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Vaccines use your body’s ability to learn how to terminate almost all germs or microbes that attack it. The body memorizes how to protect against microbes that it has previously came across. Specifically, the immune system is the part of your body that remembers and attacks diseases. Your immune system is the reason for every illness you’ve ever defeated, and without it you most likely wouldn’t be alive. It takes approximately a week for your body to learn how to fight off a new microbe/germ. However, some microbes are so infectious that that your immune system can’t quite grasp it and defeat it. In this case, a vaccine can make a world’s difference. Vaccines contain weakened or dead pathogens (microbes) that are put into the body so your body can learn how to recognize and terminate them.
Ever since vaccines came about in the late 18th century, there has been major controversy. The scare of another outbreak common to the flu pandemic of 1918 (that wiped out more than 675,000 Americans) is what pushes the United States today to stay prepared. Since this outburst, America has put out countless vaccines, medications, and intensive care facilities. Whether or not vaccines should be mandatory is a hot topic currently. I believe that the United States should make it mandatory for citizens to get vaccinated.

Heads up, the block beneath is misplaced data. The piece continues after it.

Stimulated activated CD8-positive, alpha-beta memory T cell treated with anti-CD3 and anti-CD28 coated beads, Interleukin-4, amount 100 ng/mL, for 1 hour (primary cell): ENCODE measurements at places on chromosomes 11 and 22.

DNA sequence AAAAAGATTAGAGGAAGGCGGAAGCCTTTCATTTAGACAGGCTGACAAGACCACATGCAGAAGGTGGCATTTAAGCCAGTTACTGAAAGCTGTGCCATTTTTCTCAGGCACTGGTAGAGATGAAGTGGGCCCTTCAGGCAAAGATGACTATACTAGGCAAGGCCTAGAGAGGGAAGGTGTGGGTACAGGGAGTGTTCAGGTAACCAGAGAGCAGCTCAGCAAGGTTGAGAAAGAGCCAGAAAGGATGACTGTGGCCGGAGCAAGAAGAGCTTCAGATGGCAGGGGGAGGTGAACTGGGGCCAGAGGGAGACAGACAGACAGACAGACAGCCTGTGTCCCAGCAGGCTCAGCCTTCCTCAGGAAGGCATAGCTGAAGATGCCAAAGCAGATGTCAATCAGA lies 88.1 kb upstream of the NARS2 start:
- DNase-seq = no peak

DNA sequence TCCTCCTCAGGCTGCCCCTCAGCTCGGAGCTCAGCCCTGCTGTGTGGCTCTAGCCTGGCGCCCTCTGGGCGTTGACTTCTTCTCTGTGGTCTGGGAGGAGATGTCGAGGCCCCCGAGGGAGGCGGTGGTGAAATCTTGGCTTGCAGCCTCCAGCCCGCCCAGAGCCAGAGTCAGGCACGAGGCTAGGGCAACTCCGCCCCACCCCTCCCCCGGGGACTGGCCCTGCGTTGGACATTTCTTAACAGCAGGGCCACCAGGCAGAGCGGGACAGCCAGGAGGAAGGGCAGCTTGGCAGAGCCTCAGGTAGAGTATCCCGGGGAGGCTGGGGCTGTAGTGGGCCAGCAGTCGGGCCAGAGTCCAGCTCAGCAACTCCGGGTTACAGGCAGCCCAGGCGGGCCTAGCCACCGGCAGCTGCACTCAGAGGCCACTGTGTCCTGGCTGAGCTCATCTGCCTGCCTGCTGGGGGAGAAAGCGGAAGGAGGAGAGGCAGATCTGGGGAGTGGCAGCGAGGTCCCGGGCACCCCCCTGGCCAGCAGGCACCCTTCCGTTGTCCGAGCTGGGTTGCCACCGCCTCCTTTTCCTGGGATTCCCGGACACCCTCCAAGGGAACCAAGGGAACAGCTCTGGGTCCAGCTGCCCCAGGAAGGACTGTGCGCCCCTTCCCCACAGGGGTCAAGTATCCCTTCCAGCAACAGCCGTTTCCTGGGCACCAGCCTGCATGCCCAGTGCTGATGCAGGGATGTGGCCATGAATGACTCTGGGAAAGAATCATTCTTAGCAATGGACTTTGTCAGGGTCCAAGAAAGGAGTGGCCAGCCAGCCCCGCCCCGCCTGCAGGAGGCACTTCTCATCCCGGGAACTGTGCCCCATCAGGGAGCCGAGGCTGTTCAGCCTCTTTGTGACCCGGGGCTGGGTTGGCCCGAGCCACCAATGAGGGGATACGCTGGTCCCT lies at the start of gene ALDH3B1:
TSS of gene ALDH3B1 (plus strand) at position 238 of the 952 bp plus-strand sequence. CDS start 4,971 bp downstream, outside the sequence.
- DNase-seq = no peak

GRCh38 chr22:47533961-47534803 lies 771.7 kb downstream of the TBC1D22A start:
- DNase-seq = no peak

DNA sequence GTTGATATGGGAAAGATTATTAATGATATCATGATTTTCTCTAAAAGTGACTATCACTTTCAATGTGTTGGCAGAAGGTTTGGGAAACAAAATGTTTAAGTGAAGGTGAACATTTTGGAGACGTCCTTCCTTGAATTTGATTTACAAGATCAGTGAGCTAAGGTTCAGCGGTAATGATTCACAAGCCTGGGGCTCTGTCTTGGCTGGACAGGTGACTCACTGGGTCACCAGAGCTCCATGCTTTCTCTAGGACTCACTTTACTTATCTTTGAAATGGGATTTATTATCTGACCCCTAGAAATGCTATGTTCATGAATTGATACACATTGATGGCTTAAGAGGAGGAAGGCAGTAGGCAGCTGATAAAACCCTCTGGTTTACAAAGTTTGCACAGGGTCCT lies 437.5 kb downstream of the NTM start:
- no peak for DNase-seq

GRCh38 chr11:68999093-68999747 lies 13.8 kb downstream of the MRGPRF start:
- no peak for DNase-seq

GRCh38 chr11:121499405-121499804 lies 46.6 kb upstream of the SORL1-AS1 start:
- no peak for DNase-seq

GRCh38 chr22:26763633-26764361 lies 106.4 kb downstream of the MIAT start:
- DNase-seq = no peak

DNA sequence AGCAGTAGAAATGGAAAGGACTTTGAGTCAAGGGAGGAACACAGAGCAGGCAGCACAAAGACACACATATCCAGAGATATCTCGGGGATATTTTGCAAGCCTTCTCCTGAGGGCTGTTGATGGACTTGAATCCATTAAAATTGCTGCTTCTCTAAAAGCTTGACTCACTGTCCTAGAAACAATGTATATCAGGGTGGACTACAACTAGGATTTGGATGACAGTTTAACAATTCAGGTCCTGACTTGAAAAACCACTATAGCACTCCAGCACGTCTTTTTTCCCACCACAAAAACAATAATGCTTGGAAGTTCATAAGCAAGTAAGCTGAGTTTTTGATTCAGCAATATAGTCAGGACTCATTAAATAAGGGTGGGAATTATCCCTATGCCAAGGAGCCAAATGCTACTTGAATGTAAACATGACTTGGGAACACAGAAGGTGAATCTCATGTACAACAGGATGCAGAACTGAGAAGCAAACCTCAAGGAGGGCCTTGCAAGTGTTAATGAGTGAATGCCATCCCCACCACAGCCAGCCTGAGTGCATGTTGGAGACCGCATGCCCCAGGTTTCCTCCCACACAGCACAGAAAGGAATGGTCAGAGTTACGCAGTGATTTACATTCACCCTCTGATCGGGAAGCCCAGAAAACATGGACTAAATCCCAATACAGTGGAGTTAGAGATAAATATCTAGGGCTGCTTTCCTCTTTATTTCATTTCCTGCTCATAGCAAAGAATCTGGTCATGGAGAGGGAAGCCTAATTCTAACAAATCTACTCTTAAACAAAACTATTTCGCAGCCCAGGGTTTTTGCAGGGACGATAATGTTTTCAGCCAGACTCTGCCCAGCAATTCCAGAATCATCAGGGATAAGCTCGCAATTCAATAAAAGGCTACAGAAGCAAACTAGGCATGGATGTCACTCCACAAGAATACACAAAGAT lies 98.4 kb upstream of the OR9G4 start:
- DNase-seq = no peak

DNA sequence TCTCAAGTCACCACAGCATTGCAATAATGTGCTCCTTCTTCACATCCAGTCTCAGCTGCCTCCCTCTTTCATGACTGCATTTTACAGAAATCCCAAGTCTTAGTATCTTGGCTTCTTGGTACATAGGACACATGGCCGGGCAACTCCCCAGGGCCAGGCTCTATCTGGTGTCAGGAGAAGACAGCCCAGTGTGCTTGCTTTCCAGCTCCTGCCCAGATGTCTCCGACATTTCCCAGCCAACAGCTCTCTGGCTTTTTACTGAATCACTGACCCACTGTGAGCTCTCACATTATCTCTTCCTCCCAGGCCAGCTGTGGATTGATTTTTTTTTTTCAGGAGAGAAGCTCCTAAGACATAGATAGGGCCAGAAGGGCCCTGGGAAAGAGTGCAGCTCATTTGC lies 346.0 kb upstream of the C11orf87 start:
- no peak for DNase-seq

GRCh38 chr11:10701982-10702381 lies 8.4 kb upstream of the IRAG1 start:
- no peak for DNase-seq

Although there are many reasons to make vaccines mandatory, there are also reasons not to vaccinate. Some who are for vaccines wonder why anyone would risk acquiring a gruesome disease when they could just simply get a shot. However, the amount of people who decide not to get vaccinated is increasing. According to pediatrician Dr. Sharon Humiston, roughly 1.8% of children are not being vaccinated due to the fact that their paren...

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...weigh the risks of not getting vaccinated. Therefore, I believe that vaccinations should be mandatory to help better our society. Hopefully in the upcoming years we will know more about vaccines than we could have ever imagined.

Works Cited

Offit, Paul A. “Vaccine Risks Are Outweighed by the Risks of Not Vaccinating.” Should Vaccinations be Mandatory? Ed. Noël Merino. Detroit: Greenhaven Press, 2010. At Issue. Rpt. from “Common Concerns About Vaccines.” Vaccines: What You Should Know. 3rd ed. Hoboken, NJ: John Wiley & Sons, Inc., 2003. Opposing Viewpoints in Context. Web. 4 Feb. 2014.
“Understanding Vaccines.” U.S. Department of Health and Human Services. N.p.: National Institute of Allergy and Infectious Diseases, 2003. N. pag. Print.
“Vaccines.” Current Issues: Macmillan Social Science Library. Detroit: Gale, 2010.Opposing Viewpoints in Context. Web. 4 Feb. 2014

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